- It would eliminate the ability for companies to shift profits to low-tax jurisdictions
Under the current origin-based corporate income tax, which taxes companies on the location of their production, companies have an incentive to shift their profits to low-tax jurisdictions in order to avoid U.S. corporate taxes. This is because under our current tax system, a company can either overstate the costs of goods it imports from foreign subsidiaries or understate the price of goods it exports to foreign subsidiaries.
Under the border-adjusted corporate income tax proposed by the House GOP, the transactions that allow a reduction in tax liability through profit shifting are eliminated. Since the cost of imports cannot be deducted, it doesn’t matter what a company charges itself on cross-border transactions; it cannot deduct its import costs and thus cannot change its domestic tax liability. Likewise, exports are excluded from taxable income, so a company charging itself $1 or $1 billion for an export has no bearing on its U.S. tax liability.
- It would simplify the tax code
The fundamental challenge with an origin-based tax is properly allocating profits based on where goods and services are produced. This is hard in a world with global supply chains that exist in dozens on tax jurisdictions. Properly defining and allocating the location of profits requires a labyrinth of rules to prevent the type of gaming I mentioned above. These rules include “controlled foreign corporation rules.”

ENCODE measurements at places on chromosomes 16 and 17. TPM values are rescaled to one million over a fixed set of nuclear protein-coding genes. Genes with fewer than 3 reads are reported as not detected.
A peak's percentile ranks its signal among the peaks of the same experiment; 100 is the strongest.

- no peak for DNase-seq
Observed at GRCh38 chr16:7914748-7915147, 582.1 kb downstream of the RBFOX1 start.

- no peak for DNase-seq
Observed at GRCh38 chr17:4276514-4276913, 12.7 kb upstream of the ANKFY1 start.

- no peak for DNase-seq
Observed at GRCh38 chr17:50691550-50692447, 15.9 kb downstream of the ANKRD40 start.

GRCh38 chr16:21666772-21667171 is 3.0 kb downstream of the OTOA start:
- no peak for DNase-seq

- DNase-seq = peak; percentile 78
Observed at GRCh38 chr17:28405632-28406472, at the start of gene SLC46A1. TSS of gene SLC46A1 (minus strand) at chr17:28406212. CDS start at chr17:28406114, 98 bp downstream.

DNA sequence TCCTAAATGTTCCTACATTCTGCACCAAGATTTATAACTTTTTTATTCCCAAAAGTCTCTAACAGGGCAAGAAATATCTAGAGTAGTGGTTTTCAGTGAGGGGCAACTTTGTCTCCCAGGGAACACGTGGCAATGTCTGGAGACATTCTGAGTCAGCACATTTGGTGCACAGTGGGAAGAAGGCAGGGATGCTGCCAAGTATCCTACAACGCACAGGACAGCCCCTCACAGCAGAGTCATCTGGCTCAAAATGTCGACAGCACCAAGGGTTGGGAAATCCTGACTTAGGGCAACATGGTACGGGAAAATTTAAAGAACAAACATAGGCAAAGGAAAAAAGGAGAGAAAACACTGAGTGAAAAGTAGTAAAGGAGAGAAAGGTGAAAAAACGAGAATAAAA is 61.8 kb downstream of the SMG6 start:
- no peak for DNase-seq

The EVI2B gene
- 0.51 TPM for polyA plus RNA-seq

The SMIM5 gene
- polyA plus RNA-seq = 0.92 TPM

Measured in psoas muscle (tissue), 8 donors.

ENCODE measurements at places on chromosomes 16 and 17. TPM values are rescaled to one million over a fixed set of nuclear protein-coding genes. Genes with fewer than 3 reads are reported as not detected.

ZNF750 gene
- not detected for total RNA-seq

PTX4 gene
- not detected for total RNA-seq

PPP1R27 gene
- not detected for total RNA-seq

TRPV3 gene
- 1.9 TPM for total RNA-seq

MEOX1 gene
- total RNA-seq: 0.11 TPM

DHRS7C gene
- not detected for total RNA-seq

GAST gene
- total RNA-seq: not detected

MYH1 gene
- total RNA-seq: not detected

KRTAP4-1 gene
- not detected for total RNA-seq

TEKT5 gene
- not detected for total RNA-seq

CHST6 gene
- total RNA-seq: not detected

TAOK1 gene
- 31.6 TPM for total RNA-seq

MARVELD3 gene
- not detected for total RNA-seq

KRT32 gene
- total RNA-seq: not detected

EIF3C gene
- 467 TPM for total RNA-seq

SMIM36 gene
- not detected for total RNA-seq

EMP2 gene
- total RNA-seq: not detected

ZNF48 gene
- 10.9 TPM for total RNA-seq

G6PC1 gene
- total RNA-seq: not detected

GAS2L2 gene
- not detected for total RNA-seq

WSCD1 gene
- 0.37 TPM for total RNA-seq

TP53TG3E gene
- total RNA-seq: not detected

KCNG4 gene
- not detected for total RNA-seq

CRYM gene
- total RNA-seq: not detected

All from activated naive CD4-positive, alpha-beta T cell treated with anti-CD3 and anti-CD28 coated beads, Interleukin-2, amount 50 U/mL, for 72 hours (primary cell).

Since a border adjustment would eliminate the ability for companies to shift profits as they do under current law, these rules that protect the tax base would be unnecessary. This would greatly simplify one of the more complicated portions of the current tax code. Of course, rules would need to be defined to prevent gaming under the border adjustment, but these rules would arguably be much less complex.
- It would broaden the tax base in order to fund pro-growth reforms
Although the border adjustment doesn’t grow the economy, it does raise a significant amount of revenue, which would allow for important reforms that would significantly grow the economy. The $1 trillion the border adjustment raises over the next decade can be used to help pay for a lower corporate income tax rate and full expensing of capital investments, which would greatly boost investment in the United States.
It is not clear yet whether Trump supports the border adjustment in the House GOP plan. However, a lot of his rhetoric suggests that he may be open to it and that he sees it as a trade policy that could level the playing field for American products. This is incorrect. A border adjustment would not have an impact on international trade nor would it boost domestic production. Although it wouldn’t have the economic benefits Trump suggests, it would make improvements to the tax code that are worth considering.
Published at Thu, 02 Mar 2017 14:44:50 +0000